Two weeks ago on this page, we looked at
two problems in the Linux implementation of address space layout
randomization (ASLR). At the time, neither had been addressed by kernel
hackers, but, since then, both have been. One was a rather trivial fix,
but the other, regarding random number generation (RNG), led to a bit of a
contentious thread on linux-kernel.
There is always some tension between performance and security, and that is
part of why there was disagreement about how to fix a, clearly faulty, RNG
that is used for ASLR. As noted in our earlier article, recently reported
research had shown that the address space of a process could be
reconstructed because of the poor RNG used to generate the values.
Some part of the early discussion of the problem, along with the patch
originally proposed by Matt Mackall, occurred on the private
firstname.lastname@example.org mailing list. It surfaced on linux-kernel when Linus
Torvalds asked for opinions on Mackall's
Also, does anybody have any commentary or opinion on the patch by Matt
Mackall to use stronger random numbers than "get_random_int()". I wonder
what the performance impact of that is - "get_random_int()" is very cheap
by design, and many users may consider calling "get_random_bytes()" to be
overkill and a potential performance issue.
Quite frankly, the way "get_random_bytes()" works now (it does a _full_
sha thing every time), I think it's insane overkill. But I do have to
admit that our current "get_random_int()" is insane _underkill_.
I'd like to improve the latter without going to [quite] the extreme that
matt's patch did.
Mackall's patch used get_random_bytes()—a kernel-internal
source of random numbers which is equivalent to user space reading from
/dev/urandom—to define a get_random_u32(). That
function had a much better name as well as better random numbers. But, as
Torvalds pointed out, it does a lot more work. Mackall believed that was a reasonable starting point:
As to what's the appropriate sort of RNG for ASLR to use, finding a
balance between too strong and too weak is tricky. I'd rather move
things to a known safe point and back it off to acceptable performance
from there if anyone complains. So let's do my patch now.
Torvalds came up with a patch that improved
the randomness of get_random_int() by keeping the calculated hash
data between invocations, using that and a bit of noise from the system
(pid + jiffies) to feed back into the
half_md4_transform() function. Though it still uses the key that
changes every five minutes, there is general agreement that this increased
of the RNG without impacting performance.
But, half_md4_transform() does a reduced round version of the MD4
hash. MD4 itself is essentially "broken" in that collisions can be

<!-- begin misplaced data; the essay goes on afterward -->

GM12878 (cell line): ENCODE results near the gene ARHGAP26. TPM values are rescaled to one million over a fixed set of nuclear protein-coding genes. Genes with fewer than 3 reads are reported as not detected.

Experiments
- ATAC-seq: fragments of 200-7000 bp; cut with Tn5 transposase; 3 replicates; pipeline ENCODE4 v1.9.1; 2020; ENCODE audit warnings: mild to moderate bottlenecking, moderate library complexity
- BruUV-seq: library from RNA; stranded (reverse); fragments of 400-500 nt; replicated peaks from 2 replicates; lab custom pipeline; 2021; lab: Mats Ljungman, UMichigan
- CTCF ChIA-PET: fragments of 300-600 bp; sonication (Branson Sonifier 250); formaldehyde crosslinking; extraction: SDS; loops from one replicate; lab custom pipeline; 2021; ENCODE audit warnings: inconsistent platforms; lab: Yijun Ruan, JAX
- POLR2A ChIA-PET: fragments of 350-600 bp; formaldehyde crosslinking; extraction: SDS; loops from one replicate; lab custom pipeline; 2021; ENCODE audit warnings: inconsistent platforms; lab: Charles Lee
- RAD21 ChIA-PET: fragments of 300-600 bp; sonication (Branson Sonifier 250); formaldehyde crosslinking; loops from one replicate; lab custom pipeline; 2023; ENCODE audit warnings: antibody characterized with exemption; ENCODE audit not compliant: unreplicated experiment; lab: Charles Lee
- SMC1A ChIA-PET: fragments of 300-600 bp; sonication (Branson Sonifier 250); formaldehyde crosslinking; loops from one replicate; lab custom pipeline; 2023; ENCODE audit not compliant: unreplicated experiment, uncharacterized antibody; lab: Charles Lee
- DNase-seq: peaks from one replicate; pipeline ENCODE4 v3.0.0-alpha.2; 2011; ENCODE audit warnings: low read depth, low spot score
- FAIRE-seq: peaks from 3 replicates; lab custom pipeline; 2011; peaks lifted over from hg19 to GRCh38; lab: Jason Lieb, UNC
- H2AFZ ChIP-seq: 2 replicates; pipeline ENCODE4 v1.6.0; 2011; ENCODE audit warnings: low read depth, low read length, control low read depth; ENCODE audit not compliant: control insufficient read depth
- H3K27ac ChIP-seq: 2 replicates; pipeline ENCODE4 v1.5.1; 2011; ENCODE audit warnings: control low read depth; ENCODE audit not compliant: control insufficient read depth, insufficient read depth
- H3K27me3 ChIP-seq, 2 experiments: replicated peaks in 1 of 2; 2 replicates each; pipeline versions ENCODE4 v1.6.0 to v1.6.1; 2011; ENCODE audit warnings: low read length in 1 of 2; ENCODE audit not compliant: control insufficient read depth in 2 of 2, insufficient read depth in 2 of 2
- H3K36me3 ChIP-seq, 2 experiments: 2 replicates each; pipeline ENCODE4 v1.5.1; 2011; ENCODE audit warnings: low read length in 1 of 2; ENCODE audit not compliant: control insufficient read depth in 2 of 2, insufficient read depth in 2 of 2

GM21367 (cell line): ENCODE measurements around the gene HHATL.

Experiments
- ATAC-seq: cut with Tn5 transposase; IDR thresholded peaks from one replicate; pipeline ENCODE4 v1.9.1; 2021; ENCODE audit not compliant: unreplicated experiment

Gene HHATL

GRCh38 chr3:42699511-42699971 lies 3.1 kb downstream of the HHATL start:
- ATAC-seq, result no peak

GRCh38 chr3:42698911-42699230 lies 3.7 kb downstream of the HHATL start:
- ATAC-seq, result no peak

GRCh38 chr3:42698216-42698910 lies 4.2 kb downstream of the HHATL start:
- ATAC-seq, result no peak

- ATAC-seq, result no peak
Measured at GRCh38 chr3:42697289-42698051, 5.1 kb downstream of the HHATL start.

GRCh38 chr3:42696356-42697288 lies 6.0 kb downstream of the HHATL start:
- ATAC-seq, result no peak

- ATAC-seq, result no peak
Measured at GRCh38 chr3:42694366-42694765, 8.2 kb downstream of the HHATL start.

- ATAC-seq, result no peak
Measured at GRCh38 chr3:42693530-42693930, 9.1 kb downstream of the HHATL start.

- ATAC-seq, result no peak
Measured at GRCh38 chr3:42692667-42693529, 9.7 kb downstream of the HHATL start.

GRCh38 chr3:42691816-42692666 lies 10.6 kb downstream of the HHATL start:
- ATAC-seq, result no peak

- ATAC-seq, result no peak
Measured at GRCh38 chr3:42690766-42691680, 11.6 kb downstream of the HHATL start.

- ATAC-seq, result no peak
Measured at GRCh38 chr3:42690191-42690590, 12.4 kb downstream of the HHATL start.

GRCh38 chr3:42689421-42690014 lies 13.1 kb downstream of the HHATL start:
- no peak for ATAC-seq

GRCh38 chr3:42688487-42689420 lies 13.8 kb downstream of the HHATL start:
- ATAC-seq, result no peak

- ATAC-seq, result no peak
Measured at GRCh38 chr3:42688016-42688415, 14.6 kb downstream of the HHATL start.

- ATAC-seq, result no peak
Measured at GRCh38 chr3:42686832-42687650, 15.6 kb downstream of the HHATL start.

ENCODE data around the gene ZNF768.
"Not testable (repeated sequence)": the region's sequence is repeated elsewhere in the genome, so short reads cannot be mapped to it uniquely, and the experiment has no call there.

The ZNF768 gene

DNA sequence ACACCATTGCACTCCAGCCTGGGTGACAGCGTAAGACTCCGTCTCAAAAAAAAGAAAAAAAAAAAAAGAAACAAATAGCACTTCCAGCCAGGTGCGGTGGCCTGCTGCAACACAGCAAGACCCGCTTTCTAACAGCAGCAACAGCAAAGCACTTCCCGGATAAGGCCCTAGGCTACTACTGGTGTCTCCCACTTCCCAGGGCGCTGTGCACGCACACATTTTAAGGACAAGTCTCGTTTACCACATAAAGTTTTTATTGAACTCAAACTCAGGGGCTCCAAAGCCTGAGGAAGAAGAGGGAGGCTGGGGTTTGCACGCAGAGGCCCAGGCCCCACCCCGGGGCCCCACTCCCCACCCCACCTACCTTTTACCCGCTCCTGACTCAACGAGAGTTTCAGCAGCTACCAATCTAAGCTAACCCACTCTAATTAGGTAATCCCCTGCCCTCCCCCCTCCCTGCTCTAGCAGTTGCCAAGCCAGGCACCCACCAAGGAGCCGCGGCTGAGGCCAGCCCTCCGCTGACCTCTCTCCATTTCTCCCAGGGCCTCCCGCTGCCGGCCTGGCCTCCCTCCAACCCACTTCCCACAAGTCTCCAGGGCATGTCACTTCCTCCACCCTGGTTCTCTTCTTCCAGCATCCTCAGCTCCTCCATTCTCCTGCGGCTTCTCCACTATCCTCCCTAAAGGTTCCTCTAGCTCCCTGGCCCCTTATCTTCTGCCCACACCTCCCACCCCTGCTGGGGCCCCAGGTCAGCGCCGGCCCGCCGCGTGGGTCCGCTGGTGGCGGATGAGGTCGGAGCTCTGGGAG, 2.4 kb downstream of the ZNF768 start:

trivially generated, so a reduced round version is weaker still. That
I still don't like it. I bounced it off some folks on the adversarial
side of things and they didn't think it looked strong enough either.
Full MD5 collisions can be generated about as fast as they can be
checked, which makes _reduced strength_ MD4 not much better than an
LFSR [linear feedback shift register] in terms of attack potential.
Instead of using the MD4 variant or his original patch, Mackall suggested
using SHA1 as a compromise of sorts. He did some benchmarks on the two and found that the SHA1
variant was about half as fast as the MD4 (.660us vs. .326us), which seemed
like an acceptable tradeoff to him. Ingo Molnar disagreed, noting that it came to roughly 1%
of the performance of fork() (which uses get_random_int()
starting stack_canary value). He also wanted to know what threat
model necessitated using SHA1. Mackall replied:
My threat model is that someone more clever and with a lot more
expertise attacking systems than either you or me will be able to
leverage the extreme weakness of this hash (O(1) attacks against the
*full* version!) into an attack that incrementally exposes the hidden
RNG state. I've asked a couple such people whether they think that's
likely, and they've said yes.
In fact, it's been known for over a decade that reduced-round MD4 such
as ours is *not one way* and that preimages (aka our hidden state) can
be found in less than an hour on a *mid-90s era PC*:
Torvalds, though, is unimpressed by
Mackall's "only twice as
long" argument: "In the kernel, we tend to never even talk
about how many
_times_ slower something is. We talk about cycles or small
percentages". In his typical fashion, Torvalds also points out
another flaw he
sees in Mackall's argument:
I mean, really. The virtual address randomization was never meant to be
"cryptographically secure" in that sense. Dammit, look at the code: it
only takes something like 8 bits of the results _anyway_.
In other words, YOUR WHOLE ARGUMENT IS TOTALLY INSANE. You talk about
"cryptographically secure hashes" for some 8-bit value. Listen to
yourself. At that point, any cryptographer will just ridicule you. There's
no point in trying to break the randomness, because you'll be much better
off just trying a lot of different values.
In the end, Torvalds's code (with a small addition by Molnar) went in to
the kernel, without the random driver maintainer's, Mackall's, "Acked-by" tag.
While the uses of get_random_int() in today's kernel may not
require that much in the way of randomness, it does seem wrong, at some
level, to have a function of that name, which doesn't really perform its job.
But, clearly this alleviates much, perhaps all, of the ASLR problems that
prompted the change. That can only be a good thing.
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